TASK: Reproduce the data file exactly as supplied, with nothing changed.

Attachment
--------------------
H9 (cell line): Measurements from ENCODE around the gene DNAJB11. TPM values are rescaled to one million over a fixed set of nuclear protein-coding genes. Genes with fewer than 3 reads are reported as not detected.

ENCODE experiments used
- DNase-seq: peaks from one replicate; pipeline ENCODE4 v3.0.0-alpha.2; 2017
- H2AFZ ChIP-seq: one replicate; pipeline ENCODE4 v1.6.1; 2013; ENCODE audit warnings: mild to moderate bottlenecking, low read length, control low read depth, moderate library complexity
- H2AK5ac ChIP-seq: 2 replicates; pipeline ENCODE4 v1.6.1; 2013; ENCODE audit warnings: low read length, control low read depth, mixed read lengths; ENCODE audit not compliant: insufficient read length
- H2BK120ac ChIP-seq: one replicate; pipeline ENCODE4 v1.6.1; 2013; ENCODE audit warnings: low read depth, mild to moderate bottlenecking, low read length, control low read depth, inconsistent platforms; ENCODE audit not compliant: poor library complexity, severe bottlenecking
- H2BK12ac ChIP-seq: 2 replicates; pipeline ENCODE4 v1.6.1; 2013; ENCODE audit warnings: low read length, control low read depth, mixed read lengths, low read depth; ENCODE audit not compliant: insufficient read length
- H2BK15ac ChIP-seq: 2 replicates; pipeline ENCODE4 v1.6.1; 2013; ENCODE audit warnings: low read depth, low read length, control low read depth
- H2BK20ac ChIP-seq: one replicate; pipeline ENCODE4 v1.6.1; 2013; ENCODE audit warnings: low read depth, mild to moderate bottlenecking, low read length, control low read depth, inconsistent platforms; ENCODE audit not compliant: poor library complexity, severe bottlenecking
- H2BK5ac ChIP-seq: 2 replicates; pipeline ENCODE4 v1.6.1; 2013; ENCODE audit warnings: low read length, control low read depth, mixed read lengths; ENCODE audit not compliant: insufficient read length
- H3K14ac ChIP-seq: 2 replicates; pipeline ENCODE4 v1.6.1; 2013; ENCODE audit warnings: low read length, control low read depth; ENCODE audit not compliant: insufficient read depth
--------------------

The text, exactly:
H9 (cell line): Measurements from ENCODE around the gene DNAJB11. TPM values are rescaled to one million over a fixed set of nuclear protein-coding genes. Genes with fewer than 3 reads are reported as not detected.

ENCODE experiments used
- DNase-seq: peaks from one replicate; pipeline ENCODE4 v3.0.0-alpha.2; 2017
- H2AFZ ChIP-seq: one replicate; pipeline ENCODE4 v1.6.1; 2013; ENCODE audit warnings: mild to moderate bottlenecking, low read length, control low read depth, moderate library complexity
- H2AK5ac ChIP-seq: 2 replicates; pipeline ENCODE4 v1.6.1; 2013; ENCODE audit warnings: low read length, control low read depth, mixed read lengths; ENCODE audit not compliant: insufficient read length
- H2BK120ac ChIP-seq: one replicate; pipeline ENCODE4 v1.6.1; 2013; ENCODE audit warnings: low read depth, mild to moderate bottlenecking, low read length, control low read depth, inconsistent platforms; ENCODE audit not compliant: poor library complexity, severe bottlenecking
- H2BK12ac ChIP-seq: 2 replicates; pipeline ENCODE4 v1.6.1; 2013; ENCODE audit warnings: low read length, control low read depth, mixed read lengths, low read depth; ENCODE audit not compliant: insufficient read length
- H2BK15ac ChIP-seq: 2 replicates; pipeline ENCODE4 v1.6.1; 2013; ENCODE audit warnings: low read depth, low read length, control low read depth
- H2BK20ac ChIP-seq: one replicate; pipeline ENCODE4 v1.6.1; 2013; ENCODE audit warnings: low read depth, mild to moderate bottlenecking, low read length, control low read depth, inconsistent platforms; ENCODE audit not compliant: poor library complexity, severe bottlenecking
- H2BK5ac ChIP-seq: 2 replicates; pipeline ENCODE4 v1.6.1; 2013; ENCODE audit warnings: low read length, control low read depth, mixed read lengths; ENCODE audit not compliant: insufficient read length
- H3K14ac ChIP-seq: 2 replicates; pipeline ENCODE4 v1.6.1; 2013; ENCODE audit warnings: low read length, control low read depth; ENCODE audit not compliant: insufficient read depth